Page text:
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Sunday, 9-Oct-2005 00:00 Email | Share | Bookmark
Pfc Jason Frye

Jason Frye and Meredith Odato
These stories are from the local areas of our lost Warlords. I posted them in full in case the sites do not hold archives. - JHD

http://www.cumberlink.com/articles/2005/10/09/news/news01.txt

Perry Marine killed in Iraq

By Karla Browne, October 09, 2005

Gary and Connie Frye of Landisburg sent both of their sons to Iraq, both with the Marines.

The elder, Cpl. Adam Frye, 22, came home in January after two deployments. The younger, Pfc. Jason Frye, 19, won’t be coming home. He was killed in a roadside bomb explosion Thursday near Al Karmah while in combat.

Connie says she had a feeling that she wouldn’t see her younger son again.

“I didn’t have the feeling with my first son. My first son and I never made any plans,” she says. But she and Jason had planned part of his funeral before he left — picking out some songs, Bible verses and “bagpipes — he wanted bagpipes.”

When the call came, mom knew

So when the call came at 1:30 p.m. Friday from her husband’s boss at Landisburg Post Office, she knew. The postmaster said Gary needed her, but she knew.

Her screams woke up Adam, who was sleeping on the couch in preparation for the night shift at Roadway Express in Middlesex Township, where he operates a fork lift since getting out of the service.



It wasn’t until they got to the post office, where Gary is a mail carrier, that the family discovered one of the Marine sergeants who brought the news had served with Adam in the battle for Fallujah.

The sergeants had come to the post office to get directions to the Fryes’ house, not realizing that Gary worked there.

And Gary had known as soon as he saw the Marines’ uniforms that his younger son had been killed.

More news came at midnight Friday, when Jason’s commanding officer called from Iraq.

“He then told us that it was instantly,” Connie says. A machine gunner on a Humvee, Jason died with three other members of his unit when an improvised explosive device blew up the vehicle.

The commanding officer asked Connie if she would accept phone calls and letters from “the guys in his unit.”

She was more than ready to receive them, while understanding that he had to ask her permission because some parents might be too angry to receive them.

Remembering Jason

“I’m not angry at the world, the war, at God; I’m just angry at the time I’m going to miss that he’s not living,” Connie says.

Jason’s girlfriend says the same.

“I’m not angry because I know that Jason was so proud to be in that position,” says Meredith Odato, 19, a sophomore at Cornell University who graduated with Jason from West Perry High School in 2003.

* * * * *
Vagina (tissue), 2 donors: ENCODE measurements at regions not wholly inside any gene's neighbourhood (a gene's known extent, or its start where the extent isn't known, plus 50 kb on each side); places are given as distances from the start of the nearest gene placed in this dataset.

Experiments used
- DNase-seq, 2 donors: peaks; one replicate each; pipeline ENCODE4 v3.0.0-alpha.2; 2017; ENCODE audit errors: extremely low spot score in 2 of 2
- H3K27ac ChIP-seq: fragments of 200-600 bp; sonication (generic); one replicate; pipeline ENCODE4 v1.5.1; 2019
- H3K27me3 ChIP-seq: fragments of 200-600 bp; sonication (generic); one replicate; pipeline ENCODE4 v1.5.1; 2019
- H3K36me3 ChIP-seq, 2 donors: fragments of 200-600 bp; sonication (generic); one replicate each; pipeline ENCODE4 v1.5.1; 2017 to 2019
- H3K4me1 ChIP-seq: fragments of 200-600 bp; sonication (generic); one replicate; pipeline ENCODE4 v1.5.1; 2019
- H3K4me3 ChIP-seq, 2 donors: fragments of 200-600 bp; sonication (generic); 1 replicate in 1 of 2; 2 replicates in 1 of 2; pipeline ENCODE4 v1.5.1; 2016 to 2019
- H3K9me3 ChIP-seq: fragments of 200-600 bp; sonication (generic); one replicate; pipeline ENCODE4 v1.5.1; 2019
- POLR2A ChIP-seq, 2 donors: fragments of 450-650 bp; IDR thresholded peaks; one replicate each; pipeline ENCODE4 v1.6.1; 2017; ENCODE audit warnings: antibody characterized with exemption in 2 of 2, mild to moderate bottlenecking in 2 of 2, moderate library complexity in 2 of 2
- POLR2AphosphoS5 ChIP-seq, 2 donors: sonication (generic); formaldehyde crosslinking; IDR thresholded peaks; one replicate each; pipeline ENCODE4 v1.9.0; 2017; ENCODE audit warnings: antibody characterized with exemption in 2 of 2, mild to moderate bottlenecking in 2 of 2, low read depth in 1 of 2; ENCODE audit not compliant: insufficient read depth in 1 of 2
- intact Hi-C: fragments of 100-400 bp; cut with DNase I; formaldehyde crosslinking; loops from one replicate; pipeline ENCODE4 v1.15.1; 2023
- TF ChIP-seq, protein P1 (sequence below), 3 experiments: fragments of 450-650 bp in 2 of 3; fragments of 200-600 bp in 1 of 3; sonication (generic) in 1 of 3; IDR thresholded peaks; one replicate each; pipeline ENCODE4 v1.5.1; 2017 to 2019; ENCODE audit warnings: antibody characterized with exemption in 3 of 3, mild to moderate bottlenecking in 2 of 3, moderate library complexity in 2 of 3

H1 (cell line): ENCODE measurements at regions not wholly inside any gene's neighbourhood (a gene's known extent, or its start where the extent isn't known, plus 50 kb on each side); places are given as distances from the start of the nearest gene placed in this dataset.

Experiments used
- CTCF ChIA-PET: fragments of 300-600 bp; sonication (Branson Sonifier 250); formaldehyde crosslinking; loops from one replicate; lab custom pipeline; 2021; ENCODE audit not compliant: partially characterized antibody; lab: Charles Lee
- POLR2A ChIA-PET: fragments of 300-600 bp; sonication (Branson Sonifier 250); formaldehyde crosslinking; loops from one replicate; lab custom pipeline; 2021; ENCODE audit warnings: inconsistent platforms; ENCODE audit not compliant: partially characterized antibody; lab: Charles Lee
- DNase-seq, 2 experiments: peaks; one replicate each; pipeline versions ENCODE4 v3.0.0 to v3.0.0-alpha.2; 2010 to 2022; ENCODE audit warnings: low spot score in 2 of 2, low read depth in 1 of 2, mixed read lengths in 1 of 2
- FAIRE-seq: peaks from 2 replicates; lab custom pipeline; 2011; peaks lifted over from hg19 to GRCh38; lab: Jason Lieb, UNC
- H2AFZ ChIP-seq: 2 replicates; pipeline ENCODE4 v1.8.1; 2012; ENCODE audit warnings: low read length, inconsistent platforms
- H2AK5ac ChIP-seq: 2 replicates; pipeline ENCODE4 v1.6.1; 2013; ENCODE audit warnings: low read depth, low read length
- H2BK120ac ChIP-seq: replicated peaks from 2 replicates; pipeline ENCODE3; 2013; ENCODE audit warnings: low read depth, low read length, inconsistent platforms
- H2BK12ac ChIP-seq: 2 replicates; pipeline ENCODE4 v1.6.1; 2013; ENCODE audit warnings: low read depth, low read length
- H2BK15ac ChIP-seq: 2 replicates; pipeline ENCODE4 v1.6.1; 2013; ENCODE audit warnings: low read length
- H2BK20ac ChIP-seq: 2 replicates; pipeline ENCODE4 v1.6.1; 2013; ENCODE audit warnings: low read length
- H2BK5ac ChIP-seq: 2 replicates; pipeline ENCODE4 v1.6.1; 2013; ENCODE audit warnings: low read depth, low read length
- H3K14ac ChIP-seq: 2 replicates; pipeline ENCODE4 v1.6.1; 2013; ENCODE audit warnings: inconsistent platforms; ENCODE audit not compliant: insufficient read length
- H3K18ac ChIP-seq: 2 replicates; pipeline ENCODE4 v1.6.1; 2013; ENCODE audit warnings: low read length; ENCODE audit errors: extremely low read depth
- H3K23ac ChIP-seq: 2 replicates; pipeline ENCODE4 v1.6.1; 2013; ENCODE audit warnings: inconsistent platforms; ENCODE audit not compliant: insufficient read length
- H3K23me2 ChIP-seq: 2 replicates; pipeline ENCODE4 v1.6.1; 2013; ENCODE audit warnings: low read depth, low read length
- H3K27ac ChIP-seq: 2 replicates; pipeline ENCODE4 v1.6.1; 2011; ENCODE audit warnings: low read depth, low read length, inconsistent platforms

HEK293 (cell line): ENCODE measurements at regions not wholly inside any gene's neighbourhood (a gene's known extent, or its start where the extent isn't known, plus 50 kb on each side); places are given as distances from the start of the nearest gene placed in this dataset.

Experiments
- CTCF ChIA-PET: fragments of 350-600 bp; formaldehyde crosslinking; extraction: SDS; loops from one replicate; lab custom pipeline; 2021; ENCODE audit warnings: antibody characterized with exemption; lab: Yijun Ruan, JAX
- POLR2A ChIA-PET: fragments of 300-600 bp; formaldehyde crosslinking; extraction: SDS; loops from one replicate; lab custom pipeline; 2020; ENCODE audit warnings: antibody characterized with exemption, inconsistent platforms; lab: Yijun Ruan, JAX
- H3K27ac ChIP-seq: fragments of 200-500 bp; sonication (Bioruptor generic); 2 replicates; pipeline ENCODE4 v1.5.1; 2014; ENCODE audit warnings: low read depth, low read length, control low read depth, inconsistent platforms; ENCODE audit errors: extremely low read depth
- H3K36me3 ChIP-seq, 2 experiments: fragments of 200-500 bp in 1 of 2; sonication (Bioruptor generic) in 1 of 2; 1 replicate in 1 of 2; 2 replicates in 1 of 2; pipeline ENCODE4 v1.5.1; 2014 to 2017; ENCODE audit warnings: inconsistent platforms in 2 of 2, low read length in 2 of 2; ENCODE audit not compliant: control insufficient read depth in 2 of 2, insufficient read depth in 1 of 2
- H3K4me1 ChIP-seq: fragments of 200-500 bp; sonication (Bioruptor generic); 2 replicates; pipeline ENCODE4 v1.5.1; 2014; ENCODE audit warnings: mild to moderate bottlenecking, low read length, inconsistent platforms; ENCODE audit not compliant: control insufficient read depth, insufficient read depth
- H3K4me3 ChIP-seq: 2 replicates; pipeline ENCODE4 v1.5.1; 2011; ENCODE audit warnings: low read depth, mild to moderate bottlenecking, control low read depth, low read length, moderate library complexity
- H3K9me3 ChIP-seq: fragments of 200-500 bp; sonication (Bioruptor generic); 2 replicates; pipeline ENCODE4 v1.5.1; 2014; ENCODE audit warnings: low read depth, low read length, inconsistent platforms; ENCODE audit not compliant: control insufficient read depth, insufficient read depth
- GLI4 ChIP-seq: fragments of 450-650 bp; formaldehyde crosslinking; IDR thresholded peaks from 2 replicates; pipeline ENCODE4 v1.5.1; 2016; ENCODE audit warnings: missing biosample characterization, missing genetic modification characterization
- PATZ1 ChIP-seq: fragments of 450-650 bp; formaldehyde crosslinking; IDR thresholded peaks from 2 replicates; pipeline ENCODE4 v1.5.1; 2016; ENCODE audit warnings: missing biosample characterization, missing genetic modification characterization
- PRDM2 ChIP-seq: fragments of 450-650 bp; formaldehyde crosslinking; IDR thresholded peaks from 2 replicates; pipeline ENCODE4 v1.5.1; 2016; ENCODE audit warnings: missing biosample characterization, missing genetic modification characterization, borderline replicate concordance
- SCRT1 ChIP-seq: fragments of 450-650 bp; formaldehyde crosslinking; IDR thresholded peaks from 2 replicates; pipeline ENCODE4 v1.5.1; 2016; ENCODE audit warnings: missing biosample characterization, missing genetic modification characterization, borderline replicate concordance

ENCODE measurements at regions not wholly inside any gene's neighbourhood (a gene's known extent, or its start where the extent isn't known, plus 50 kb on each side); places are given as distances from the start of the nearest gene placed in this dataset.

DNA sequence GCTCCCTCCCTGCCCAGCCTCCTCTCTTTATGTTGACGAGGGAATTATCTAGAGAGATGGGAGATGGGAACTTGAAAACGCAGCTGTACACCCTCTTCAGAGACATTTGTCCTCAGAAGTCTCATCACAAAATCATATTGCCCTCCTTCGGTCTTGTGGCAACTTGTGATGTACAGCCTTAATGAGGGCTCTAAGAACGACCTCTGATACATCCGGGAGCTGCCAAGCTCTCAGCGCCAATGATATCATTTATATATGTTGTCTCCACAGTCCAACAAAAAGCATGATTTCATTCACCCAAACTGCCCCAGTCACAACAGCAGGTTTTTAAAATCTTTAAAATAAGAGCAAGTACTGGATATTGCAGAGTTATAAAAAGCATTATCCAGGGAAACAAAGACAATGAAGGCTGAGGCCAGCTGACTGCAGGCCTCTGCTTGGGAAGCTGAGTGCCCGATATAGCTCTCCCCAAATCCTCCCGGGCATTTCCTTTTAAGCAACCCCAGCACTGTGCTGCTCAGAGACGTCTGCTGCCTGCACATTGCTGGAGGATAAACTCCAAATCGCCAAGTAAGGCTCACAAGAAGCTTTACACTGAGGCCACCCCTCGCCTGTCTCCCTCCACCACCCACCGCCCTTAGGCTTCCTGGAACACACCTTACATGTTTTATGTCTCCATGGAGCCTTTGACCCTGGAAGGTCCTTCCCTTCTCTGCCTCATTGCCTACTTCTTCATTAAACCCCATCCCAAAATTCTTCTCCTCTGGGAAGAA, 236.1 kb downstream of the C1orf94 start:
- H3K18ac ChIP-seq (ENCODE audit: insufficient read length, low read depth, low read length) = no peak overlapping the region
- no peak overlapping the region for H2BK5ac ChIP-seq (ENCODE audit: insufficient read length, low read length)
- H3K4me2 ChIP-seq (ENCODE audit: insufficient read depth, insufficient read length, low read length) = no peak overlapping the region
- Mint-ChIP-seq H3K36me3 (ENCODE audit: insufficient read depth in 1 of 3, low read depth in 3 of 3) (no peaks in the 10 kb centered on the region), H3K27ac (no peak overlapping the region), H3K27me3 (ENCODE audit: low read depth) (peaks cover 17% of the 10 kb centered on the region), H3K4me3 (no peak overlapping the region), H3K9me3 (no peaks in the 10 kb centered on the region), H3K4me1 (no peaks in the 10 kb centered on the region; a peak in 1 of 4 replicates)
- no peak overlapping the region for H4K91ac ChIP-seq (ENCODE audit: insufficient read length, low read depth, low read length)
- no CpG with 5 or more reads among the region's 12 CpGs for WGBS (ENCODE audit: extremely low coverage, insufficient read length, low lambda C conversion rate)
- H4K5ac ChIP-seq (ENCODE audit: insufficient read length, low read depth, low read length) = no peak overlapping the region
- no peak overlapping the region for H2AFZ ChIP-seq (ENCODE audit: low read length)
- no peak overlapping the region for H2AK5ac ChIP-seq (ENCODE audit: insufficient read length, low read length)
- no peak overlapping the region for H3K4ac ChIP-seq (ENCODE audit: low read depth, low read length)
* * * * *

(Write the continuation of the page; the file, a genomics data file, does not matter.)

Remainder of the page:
“I would have liked to spend a lot more time with him but I feel I had his whole life in two weeks this summer” when he had leave, Meredith says. “That was enough because there was so much happiness — life was so full.”

Still, she knows she’s going to miss the calls from Iraq that always came in the early morning because around noon in Iraq was when Jason could use a phone. And it will feel odd not to write a letter to him every day. She made sure each one got in the mail the same day she wrote it so he would get them in sequence.

No second trip

There won’t be a second trip to Rillo’s, an Italian restaurant in Carlisle, as Jason had wanted, Meredith says, but then, she had made their first visit last summer one to remember.

“It was our first real date,” she says, although the two had been friends in high school. “I made the reservations. Jason didn’t know we were going there. He got to my house and we were all dressed up. I blindfolded him. He thought that was crazy, but he said, ‘OK. I’ll do it for you.’

“I drove my mom’s car and played Italian music — Frank Sinatra — and made him wait in the car. I ran in and put rose petals on the table and sparkling grape juice in a bottle on the table to make it special. Then I went out and got him. He thought that was amazing. Nobody had ever done anything so nice for him.

“So he had wanted to go to Rillo’s in full uniform” when he got back, Meredith says.

Pride, honor to serve

The couple had never talked about his reasons for joining the Marines, Meredith says. They didn’t need to. “I wanted to go into the service out of high school,” she says, although she enrolled in college instead.

“I understood the honor and pride one would have from serving in the military — so much pride in protecting our freedom.”

Jason’s parents understand that pride, too.

“I have the two best sons anybody could ever ask for. I’m proud of both of them,” says Gary, who was ready to serve in Vietnam, but was never drafted. “Jason made the ultimate sacrifice. I’m proud of everything they’ve ever done and ever will do.”

When Adam and Jason began talking about joining the service, Gary told them both, “I don’t care what your decision is, I’ll back you 100 percent. There wouldn’t have been anything I could have said or done that would change their minds,” he adds.

Adam served four years, stationed at Camp Lejeune, N.C., with the 1st Battalion, 2nd Marines after graduation from West Perry in 2001.

Jason joined his brother there in January after a 13-week boot camp at Parris Island, S.C. Although Jason was with the 2nd Battalion, 2nd Marine Regiment, the brothers saw each other at Lejeune, Connie says.

‘He had faith...’

Jason was known for saying his prayers before a meal in the mess hall, regardless of the kidding he took for it.

“He had faith like you wouldn’t believe,” Connie says.

And “Jason was one that left an impression on everyone. He lit up a room,” his mother adds.

Meredith recalls, “He knew everything about a person after talking to them for five minutes. He never had a mean thought about anyone or anything.”



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